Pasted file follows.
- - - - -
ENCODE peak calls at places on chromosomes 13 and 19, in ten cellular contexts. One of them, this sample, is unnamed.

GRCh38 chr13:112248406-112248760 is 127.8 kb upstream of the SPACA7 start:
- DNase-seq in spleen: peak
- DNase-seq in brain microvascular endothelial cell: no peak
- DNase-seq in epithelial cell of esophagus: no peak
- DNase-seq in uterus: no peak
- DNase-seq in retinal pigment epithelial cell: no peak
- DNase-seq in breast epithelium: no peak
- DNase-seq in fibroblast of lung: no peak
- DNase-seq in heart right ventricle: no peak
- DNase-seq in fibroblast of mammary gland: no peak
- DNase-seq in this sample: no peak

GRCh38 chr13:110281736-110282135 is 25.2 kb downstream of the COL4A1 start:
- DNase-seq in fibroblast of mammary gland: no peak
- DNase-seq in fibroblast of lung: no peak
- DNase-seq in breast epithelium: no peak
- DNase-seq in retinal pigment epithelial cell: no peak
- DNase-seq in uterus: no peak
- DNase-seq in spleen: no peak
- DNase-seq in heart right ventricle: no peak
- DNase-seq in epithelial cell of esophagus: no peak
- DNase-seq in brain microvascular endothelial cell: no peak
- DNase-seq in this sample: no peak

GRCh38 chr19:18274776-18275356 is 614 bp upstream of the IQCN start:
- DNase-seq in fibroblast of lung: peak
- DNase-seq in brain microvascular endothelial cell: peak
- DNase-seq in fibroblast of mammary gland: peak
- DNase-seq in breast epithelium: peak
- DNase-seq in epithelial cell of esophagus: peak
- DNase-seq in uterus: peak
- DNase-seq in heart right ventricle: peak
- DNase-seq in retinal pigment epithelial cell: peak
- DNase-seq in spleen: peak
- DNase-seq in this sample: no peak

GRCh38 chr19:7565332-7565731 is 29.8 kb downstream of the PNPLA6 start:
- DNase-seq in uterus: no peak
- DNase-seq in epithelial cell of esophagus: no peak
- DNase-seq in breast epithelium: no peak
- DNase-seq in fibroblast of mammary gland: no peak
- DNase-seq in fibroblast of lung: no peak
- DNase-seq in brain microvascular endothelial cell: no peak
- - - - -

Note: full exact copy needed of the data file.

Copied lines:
ENCODE peak calls at places on chromosomes 13 and 19, in ten cellular contexts. One of them, this sample, is unnamed.

GRCh38 chr13:112248406-112248760 is 127.8 kb upstream of the SPACA7 start:
- DNase-seq in spleen: peak
- DNase-seq in brain microvascular endothelial cell: no peak
- DNase-seq in epithelial cell of esophagus: no peak
- DNase-seq in uterus: no peak
- DNase-seq in retinal pigment epithelial cell: no peak
- DNase-seq in breast epithelium: no peak
- DNase-seq in fibroblast of lung: no peak
- DNase-seq in heart right ventricle: no peak
- DNase-seq in fibroblast of mammary gland: no peak
- DNase-seq in this sample: no peak

GRCh38 chr13:110281736-110282135 is 25.2 kb downstream of the COL4A1 start:
- DNase-seq in fibroblast of mammary gland: no peak
- DNase-seq in fibroblast of lung: no peak
- DNase-seq in breast epithelium: no peak
- DNase-seq in retinal pigment epithelial cell: no peak
- DNase-seq in uterus: no peak
- DNase-seq in spleen: no peak
- DNase-seq in heart right ventricle: no peak
- DNase-seq in epithelial cell of esophagus: no peak
- DNase-seq in brain microvascular endothelial cell: no peak
- DNase-seq in this sample: no peak

GRCh38 chr19:18274776-18275356 is 614 bp upstream of the IQCN start:
- DNase-seq in fibroblast of lung: peak
- DNase-seq in brain microvascular endothelial cell: peak
- DNase-seq in fibroblast of mammary gland: peak
- DNase-seq in breast epithelium: peak
- DNase-seq in epithelial cell of esophagus: peak
- DNase-seq in uterus: peak
- DNase-seq in heart right ventricle: peak
- DNase-seq in retinal pigment epithelial cell: peak
- DNase-seq in spleen: peak
- DNase-seq in this sample: no peak

GRCh38 chr19:7565332-7565731 is 29.8 kb downstream of the PNPLA6 start:
- DNase-seq in uterus: no peak
- DNase-seq in epithelial cell of esophagus: no peak
- DNase-seq in breast epithelium: no peak
- DNase-seq in fibroblast of mammary gland: no peak
- DNase-seq in fibroblast of lung: no peak
- DNase-seq in brain microvascular endothelial cell: no peak